A Brief History of Web Design Tools And the original sin

Early Major Design Players


Everybody knows Xerox. The name is practically synonymous with paperwork services provided at every corner of your town or city. In the technology-pushing 80s, the team of specialists at Xerox PARC, a subsidiary of Xerox Holdings, introduced some essential modern computing capabilities in office work, including laser printers, early editing software, Ethernet(!), OOP and prototype-based programming, MVC architecture, AspectJ, Interpress, and more.

WIKI: The Xerox Alto is the first computer designed from its inception to support an operating system based on a graphical user interface

Interpress — the first brick of modern design

Xerox PARC came up with Interpress to enable the basic design of pages for printing. Specialists coded the required layout for pages. Back then, the focus was on newspaper printing; i.e., it all started on a pretty large, enterprise-grade scale.

Some Interpress documentation


Pioneers in modern printing, Chuck Geschke and John Warnock realized the massive potential of print. They wanted to commoditize it, make it available to people at large.

PostScript takes off

The commoditization effort manifested in PostScript, with freely available specifications and general compatibility with any machine. Anyone could learn it, and manufacturers could simply buy a license and employ PostScript for any of their in-house purposes.

Some PostScript documentation

PDF — Electronic equivalent to paper

In 1993, Adobe released the first version of PDF — a “digital paper” format that makes things all the more accessible and simpler to manage.

“Imagine being able to send full text and graphics documents over electronic mail distribution networks”

All because at its core, PDF is not a programming language (unlike PostScript and Interpress). So it makes it ultimately easy to view and manipulate paper on the screen. And this is how…

Desktop publishing was born.

Design and desktop publishing as we know it was commoditized and democratized. This was the major step of design technologies reaching a mass audience of regular users. And the perfect medium for their applications and implementations didn’t take long to appear.

The wild wild web

The internet was establishing itself as a new medium for a wide range of efforts and initiatives right at the moment when desktop publishing was skyrocketing. The emerging world wide web was a big mess back then where anyone could do anything. This opened massive opportunities for everybody looking to come up with the next big thing. Under such competitive circumstances, browser wars were waging.

Early web creation tools

The early web creation tools were pretty complicated. When there simply weren’t any best practices to let one learn from the “doing it right” examples, it was kind of a trial and error scenario for all emerging solutions. For one thing, there wasn’t a standard, most commonly used browser to tailor content to — there were a bunch of options, all struggling to satisfy users.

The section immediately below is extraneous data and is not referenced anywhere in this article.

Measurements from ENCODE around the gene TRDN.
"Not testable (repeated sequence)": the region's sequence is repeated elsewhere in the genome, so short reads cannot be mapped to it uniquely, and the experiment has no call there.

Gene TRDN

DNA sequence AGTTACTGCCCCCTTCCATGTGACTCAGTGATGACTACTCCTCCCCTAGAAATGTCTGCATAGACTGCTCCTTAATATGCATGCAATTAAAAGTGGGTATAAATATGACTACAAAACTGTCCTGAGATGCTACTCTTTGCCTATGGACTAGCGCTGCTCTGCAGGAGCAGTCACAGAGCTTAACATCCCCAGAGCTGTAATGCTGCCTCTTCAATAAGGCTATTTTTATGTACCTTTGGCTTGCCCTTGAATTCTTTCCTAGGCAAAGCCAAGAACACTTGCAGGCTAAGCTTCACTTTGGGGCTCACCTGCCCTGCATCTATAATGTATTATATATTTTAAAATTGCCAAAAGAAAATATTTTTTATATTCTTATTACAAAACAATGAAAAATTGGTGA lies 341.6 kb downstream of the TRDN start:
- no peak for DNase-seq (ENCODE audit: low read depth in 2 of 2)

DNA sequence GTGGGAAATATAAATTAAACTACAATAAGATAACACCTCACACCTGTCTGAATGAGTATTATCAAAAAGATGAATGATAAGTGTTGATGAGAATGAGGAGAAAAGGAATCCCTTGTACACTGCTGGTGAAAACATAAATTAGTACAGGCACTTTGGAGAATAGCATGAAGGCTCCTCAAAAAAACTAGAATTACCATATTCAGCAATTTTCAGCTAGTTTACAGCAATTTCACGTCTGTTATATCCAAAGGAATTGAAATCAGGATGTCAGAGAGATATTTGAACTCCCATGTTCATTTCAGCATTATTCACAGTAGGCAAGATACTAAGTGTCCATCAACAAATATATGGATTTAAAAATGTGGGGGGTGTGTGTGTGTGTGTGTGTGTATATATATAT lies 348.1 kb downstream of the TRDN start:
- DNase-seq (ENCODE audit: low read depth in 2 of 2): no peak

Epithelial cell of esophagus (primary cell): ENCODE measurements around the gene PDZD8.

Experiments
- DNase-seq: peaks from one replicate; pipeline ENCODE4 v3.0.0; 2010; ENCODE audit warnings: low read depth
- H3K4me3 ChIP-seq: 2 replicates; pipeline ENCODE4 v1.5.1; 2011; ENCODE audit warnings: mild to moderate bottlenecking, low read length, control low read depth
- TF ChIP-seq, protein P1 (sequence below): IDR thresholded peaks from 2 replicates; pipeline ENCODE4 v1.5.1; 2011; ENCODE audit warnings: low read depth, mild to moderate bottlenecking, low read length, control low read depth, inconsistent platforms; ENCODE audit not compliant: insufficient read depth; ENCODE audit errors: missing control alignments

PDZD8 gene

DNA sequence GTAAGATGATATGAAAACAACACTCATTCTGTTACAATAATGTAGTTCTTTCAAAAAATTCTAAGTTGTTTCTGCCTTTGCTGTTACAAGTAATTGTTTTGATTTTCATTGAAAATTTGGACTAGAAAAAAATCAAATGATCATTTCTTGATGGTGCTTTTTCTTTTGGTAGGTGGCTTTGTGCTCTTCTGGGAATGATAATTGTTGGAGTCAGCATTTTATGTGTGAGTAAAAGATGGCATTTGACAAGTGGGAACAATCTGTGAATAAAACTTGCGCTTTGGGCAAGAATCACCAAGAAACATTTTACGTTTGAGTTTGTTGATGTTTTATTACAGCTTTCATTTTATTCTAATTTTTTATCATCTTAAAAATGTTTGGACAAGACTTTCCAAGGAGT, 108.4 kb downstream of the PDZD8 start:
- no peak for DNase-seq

When early web tools like Frontpage, Dreamweaver, and others proved only further to complicate the programming process, Flash came as a major game-changer. Flash was a fantastic world where designers could work in free form and design whatever they wanted.

Designing for the web today: Issues and Challenges

Not many people discuss so eagerly nowadays — how “the original sin” hasn’t changed that much at the core. Yes, we are using modern, digitized visual design tools. And yet, we are still doing everything based on the conventions created in the golden days of printing.

Page paradigm

All the tools we know and design today are built with the page paradigm in mind — they are based on pixels or vector images developed for print — but the internet doesn’t work this way. Working in an environment essentially different from the final medium may not be the best way to do things. After all, the goal is to create a medium-specific output.

Thinking in “boxes”, as opposed to thinking in “papar”

Connection to the medium

The tools we use today try to embrace the “form follows content” paradigm but can’t since they are firmly attached to the dogmas of the past. The design is a shallow wrapper without underlying content, serving more as a decoration rather than a wholesome, meaningful, and impactful element. The design can come out quite abstract when done in some superficial format far from the final product looks.


A common mistake in a full-cycle project is working on design, content, and coding separately. Many specialists nowadays create a design that developers have to adapt to the software architecture and vice versa.

Bridging the Gap Between Design and Development

In the mid-2000s, we shifted to the no-code or low-code revolution. We’re now living in an era where design and the tools we use are changing rapidly.

The future of the web

As promising as the prospects in the market may be, new design tools are still functioning via a printed outlook of the world rather than fully via digital screens. And we still need to do something about it.



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